News
News Home
Quick Bites
Exploradio
News Archive
News Channel
Special Features
NPR
nowplaying
On AirNewsClassical
Loading...
  
School Closings
WKSU Support
Funding for WKSU is made possible in part through support from the following businesses and organizations.

Northeast Ohio Medical University

Greater Akron Chamber

Akron Children's Hospital


For more information on how your company or organization can support WKSU, download the WKSU Media Kit.

(WKSU Media Kit PDF icon )


Donate Your Vehicle to WKSU

Programs Schedule Make A Pledge Member BenefitsFAQ/HelpContact Us
Courts and Crime


Cleveland deadly chase report: A third of officers broke protocol
But the internal review says most of the more than 100 officers and supervisors acted correctly in the mass chase and shooting
by WKSU's KEVIN NIEDERMIER


Reporter
Kevin Niedermier
 
Cleveland Police Commander James Chura led the city's internal investigation. He concluded most officers acted correctly.
Courtesy of Kevin Niedermier
Download (WKSU Only)
In The Region:

The City of Cleveland has completed its internal review of last November's controversial police chase and fatal shooting of two suspects. The review shows most of the nearly 100 officers and 15 supervisors involved did their jobs that night, but some violated department policies. Now, Police Chief Michael McGrath will review the report and decide if any of those officers will be suspended or fired.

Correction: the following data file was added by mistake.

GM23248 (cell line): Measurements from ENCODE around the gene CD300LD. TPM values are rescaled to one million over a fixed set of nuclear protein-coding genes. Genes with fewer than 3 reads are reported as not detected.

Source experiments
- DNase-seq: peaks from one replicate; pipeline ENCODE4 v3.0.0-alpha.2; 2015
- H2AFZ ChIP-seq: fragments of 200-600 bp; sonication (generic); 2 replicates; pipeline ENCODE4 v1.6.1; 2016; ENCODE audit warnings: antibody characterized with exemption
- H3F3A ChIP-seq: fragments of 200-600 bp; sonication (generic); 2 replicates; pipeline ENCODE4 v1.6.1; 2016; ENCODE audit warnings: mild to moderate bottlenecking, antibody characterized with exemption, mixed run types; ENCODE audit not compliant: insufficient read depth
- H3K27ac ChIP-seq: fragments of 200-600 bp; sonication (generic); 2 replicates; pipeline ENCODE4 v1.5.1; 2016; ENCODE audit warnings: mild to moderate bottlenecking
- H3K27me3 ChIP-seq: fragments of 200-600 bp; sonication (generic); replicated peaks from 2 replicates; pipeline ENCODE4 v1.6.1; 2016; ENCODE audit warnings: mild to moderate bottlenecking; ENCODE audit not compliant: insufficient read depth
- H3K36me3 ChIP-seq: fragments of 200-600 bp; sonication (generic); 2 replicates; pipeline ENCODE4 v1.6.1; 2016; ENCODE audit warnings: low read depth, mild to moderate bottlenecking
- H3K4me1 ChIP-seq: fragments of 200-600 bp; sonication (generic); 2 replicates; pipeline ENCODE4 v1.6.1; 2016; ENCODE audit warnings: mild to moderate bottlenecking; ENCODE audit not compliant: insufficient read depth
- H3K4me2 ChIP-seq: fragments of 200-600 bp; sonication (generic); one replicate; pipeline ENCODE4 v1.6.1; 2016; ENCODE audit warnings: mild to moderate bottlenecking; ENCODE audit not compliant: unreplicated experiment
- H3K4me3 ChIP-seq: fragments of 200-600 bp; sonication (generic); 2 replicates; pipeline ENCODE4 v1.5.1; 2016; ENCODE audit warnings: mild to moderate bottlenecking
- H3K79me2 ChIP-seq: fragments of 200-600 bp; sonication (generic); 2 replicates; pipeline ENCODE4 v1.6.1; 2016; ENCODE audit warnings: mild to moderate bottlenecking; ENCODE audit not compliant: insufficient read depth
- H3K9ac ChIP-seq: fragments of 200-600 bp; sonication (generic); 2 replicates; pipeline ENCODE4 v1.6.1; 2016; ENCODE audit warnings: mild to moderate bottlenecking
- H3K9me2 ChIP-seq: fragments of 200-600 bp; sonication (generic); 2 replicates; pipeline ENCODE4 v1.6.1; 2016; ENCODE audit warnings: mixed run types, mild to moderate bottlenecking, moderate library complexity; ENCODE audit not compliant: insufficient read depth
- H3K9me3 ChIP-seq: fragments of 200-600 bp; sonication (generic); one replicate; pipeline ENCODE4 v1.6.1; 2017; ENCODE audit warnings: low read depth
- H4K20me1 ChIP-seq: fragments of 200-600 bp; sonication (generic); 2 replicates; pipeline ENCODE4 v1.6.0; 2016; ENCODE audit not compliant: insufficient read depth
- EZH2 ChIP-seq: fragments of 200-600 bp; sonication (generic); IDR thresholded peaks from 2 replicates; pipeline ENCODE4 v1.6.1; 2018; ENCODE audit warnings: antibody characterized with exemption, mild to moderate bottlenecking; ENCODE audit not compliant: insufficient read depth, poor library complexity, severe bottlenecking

Click to listen

Other options:
Windows Media / MP3 Download (3:22)


The city’s administrative review of the more than 20-minute pursuit focused only on the chase. Possible criminal charges in the fatal shooting of Timothy Russell and Malissa Williams in a barrage of nearly 140 bullets are being considered separately by the Cuyahoga County prosecutor.

Both investigations are built around an extensive report by the Ohio Attorney General’s office. That report called the incident a “systemic failure of the police department," and said there is no evidence the suspects had a gun as police believed.

The city’s administrative review included interviews with more than 100 officers. It was led by Police Commander James Chura of the department’s special investigation unit.  During the presentation, he spent more than an hour detailing the pursuit.  His report used maps showing were the suspects and police cruisers were every second of the chase. He also used surveillance and police dash cam videos from along nearly 20-mile route. And he played recordings of police radio transmissions.

Radio transmissions show some officers not in compliance
“At 47-43 south on East 71st: (police radio transmission) The suspect has a red pop can in his hand, be advised.”

In this radio exchange, a pursuing officer relays what he’s observing to a dispatcher who broadcasts the information to everyone in the chase. Chura says this complies with department policies.

But other transmissions show officers failing to end their pursuits after being ordered to by supervisors, or not relaying important information to dispatchers and other officers. In one instance, an officer is heard saying that the suspect’s car is backfiring, but he doesn’t relay that information to a dispatcher. That was important because many officers believed the suspects were shooting at them.

In other cases, one officer was driving at more than 120 miles per hour, which could be a violation of the department’s policy of keeping public safety in mind when in a pursuit. Cleveland Police Chief Michael McGrath says he feels terrible about the violations, but praised the majority of officers involved who he said followed the rules in a stressful situation. He says the officers who may have violated the rules should have known better.